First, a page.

From the 26th floor of the Morongo Band of Mission Indians developing resort-casino, you can see almost all of the tribes 32,000-acre reservation.
“Thats where we grew up,” said Chairman Maurice Lyons, looking north toward the hills. “We used to run cattle there. Thats how we made our living. Those areas of the reservation will never be developed.”
But the development of tribal land close to Interstate 10 is nearing completion. On Wednesday, tribal and civic leaders celebrated as a crane hoisted the last piece of structural steel onto the rooftop of the Morongo Casino, Resort & Spa in Cabazon. The casino resort is being built just west of the existing Casino Morongo, a low-rise building visible from the freeway.
“From this point on, its a seven-month effort to put all the bells and whistles in to be ready for a Nov. 1 opening,” said Dick Rizzo, chairman of Perini Building Co., the construction firm building the new casino.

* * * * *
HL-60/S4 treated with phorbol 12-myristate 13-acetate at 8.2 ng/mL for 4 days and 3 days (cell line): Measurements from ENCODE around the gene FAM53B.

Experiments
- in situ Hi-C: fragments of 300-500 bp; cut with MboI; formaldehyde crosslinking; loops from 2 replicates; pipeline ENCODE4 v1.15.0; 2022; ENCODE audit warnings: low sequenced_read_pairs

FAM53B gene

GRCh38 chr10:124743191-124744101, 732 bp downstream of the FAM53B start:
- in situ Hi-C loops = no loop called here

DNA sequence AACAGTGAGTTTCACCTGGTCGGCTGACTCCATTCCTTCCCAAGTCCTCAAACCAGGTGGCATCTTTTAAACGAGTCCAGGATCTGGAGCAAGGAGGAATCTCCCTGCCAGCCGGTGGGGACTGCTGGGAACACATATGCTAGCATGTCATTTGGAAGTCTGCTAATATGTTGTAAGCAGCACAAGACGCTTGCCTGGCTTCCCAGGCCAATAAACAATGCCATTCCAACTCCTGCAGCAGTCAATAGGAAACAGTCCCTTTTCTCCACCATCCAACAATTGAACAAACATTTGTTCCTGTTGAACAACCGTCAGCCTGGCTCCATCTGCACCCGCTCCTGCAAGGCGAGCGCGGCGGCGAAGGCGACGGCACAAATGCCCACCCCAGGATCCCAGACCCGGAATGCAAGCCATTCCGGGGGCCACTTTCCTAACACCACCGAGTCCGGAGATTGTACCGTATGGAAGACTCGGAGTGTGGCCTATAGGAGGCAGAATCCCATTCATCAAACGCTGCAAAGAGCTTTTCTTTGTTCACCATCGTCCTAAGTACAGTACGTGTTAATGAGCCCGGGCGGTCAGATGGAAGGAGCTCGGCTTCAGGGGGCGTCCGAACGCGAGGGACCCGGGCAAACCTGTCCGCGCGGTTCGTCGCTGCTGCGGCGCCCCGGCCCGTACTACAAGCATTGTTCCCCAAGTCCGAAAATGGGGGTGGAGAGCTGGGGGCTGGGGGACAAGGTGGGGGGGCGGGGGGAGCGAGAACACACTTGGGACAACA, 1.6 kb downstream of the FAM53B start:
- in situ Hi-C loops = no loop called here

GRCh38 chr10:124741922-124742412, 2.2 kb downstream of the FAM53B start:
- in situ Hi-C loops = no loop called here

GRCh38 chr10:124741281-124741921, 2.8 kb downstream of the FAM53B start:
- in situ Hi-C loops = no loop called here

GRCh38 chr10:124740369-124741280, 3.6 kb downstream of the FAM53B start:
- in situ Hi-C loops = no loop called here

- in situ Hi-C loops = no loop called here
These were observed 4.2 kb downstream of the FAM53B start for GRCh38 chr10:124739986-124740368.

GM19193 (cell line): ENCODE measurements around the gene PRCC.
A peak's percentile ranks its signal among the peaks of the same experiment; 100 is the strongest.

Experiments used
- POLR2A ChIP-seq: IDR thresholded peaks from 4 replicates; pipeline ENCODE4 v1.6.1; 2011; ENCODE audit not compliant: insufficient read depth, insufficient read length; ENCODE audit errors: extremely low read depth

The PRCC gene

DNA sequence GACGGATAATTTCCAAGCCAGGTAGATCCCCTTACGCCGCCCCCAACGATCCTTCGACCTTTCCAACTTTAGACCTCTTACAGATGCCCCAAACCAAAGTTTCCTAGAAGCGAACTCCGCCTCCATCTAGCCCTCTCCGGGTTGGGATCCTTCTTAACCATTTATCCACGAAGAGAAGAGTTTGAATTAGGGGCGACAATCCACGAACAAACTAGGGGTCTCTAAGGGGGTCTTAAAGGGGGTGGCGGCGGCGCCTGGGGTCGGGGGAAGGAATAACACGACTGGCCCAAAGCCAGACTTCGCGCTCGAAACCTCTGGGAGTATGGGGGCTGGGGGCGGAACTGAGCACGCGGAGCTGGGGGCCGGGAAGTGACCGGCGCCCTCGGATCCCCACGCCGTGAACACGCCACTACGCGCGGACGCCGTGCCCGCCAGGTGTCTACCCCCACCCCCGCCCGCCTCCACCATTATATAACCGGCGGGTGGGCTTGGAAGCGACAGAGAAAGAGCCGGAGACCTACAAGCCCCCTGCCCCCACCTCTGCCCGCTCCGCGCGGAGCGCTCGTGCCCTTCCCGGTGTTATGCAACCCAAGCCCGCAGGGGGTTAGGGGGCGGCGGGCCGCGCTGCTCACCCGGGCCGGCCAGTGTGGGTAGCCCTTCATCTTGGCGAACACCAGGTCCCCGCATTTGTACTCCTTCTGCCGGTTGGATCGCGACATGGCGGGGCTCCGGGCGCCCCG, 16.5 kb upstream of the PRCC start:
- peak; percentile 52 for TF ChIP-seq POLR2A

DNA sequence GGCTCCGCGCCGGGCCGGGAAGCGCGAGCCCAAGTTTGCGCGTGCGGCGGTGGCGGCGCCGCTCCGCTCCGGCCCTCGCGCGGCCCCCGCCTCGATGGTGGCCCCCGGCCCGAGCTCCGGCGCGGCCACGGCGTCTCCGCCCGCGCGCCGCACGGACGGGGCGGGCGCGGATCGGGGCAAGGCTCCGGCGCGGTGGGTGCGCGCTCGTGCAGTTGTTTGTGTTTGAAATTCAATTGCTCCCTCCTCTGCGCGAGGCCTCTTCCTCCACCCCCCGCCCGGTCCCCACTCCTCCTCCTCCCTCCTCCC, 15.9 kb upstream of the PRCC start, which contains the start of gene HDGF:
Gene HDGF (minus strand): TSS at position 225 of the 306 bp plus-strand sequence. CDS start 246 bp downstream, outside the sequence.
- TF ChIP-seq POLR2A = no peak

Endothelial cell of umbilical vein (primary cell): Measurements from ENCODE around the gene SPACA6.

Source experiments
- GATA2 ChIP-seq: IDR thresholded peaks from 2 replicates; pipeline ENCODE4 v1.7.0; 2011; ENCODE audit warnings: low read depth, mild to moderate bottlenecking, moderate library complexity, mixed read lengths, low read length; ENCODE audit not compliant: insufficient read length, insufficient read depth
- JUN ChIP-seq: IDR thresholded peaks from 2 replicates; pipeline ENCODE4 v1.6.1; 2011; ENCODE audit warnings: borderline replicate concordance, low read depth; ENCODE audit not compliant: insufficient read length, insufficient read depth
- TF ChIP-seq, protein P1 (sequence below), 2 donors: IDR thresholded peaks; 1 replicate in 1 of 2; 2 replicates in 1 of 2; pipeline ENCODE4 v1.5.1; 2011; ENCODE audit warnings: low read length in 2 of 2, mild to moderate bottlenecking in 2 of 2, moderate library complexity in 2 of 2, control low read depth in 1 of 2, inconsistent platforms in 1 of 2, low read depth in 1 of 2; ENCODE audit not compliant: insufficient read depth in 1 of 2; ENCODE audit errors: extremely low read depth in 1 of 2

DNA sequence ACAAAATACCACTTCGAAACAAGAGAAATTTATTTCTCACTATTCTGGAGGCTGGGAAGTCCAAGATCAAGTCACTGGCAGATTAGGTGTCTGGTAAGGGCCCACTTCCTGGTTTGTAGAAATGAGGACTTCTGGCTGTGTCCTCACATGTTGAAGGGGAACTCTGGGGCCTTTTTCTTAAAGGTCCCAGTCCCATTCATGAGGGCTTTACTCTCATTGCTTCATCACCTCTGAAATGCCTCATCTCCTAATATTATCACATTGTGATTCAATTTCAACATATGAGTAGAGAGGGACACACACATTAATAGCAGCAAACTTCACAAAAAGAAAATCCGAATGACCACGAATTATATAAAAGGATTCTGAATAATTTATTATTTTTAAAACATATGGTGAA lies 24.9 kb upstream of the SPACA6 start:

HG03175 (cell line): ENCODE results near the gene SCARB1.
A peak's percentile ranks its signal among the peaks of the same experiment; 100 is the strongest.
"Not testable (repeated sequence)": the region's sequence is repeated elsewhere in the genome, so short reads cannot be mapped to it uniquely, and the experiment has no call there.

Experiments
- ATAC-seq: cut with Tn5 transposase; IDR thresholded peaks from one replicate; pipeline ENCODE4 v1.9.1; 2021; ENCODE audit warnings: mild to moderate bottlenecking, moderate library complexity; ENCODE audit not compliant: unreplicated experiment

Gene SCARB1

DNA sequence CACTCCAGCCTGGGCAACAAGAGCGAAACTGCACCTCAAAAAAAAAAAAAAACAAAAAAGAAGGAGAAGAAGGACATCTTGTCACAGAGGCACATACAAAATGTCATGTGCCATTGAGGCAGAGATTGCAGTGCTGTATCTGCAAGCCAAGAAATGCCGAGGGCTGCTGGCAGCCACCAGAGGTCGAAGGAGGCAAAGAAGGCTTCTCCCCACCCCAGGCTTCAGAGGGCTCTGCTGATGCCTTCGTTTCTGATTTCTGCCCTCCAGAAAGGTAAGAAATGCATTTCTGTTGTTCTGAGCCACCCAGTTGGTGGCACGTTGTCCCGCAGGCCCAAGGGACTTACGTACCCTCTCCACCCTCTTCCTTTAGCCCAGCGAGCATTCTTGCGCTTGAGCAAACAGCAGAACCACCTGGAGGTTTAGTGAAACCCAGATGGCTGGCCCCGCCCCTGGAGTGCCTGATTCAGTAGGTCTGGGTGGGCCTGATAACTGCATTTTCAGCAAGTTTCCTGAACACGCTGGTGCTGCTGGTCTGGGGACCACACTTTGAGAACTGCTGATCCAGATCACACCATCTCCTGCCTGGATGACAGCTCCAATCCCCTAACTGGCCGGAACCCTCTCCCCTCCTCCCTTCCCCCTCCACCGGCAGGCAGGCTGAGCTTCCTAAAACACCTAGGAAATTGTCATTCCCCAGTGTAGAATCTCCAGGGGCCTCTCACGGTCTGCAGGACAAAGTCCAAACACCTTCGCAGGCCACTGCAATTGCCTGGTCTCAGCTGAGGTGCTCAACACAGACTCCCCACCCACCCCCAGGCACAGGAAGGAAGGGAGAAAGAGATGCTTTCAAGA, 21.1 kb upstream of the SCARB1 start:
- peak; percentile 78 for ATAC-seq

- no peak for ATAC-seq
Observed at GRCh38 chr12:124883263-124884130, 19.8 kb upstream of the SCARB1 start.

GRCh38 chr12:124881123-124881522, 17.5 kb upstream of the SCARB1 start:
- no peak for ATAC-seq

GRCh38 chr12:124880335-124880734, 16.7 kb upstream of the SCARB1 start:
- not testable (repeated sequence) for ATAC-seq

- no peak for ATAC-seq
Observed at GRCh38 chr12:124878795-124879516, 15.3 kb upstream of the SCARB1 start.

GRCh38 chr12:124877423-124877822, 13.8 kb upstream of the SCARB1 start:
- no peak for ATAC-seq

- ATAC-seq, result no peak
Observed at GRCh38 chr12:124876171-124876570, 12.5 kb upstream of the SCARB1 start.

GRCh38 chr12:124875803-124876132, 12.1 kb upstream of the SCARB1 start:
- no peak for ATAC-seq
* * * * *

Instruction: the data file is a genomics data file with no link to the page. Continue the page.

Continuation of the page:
Crews broke ground last May on the $250 million project. This week, 1,200 construction workers were working at the 44-acre site.
“In the next month or so that number will start to taper off,” said Aaron Zeligman, a project engineer with Perini.
The five-story parking structure is already complete, and the exterior of the building is about 80 percent finished. Drywall is up throughout the lower levels, including the 13,000-square-foot buffet.
“The last time I was in here, this was a big empty shell,” said Lyons as he walked through the sculpted dining area with seating for 900.
The Jerde Partnership, the architecture firm behind the project, said there was also room for expansion if the tribe outgrows the facility.
“Weve left a hole in the ground for a future (hotel) tower to come up,” said Sharmila Tankha, Jerdes project designer for the Morongo casino. “It could be low rise or high rise, whatever they choose to do.
“If they want to expand the casino, they could either add on to the existing casino –theres enough room for that — or they could have a separate building for a casino.”
The Morongos already operate the state maximum 2,000 slot machines and have repeatedly said they could benefit from more machines.
Lyons said the existing 100,000-square-foot casino could be used to operate more slot machines if compact negotiations with the state go well.
“If not, it may be used for convention space,” Lyons said. “It wont be torn down.”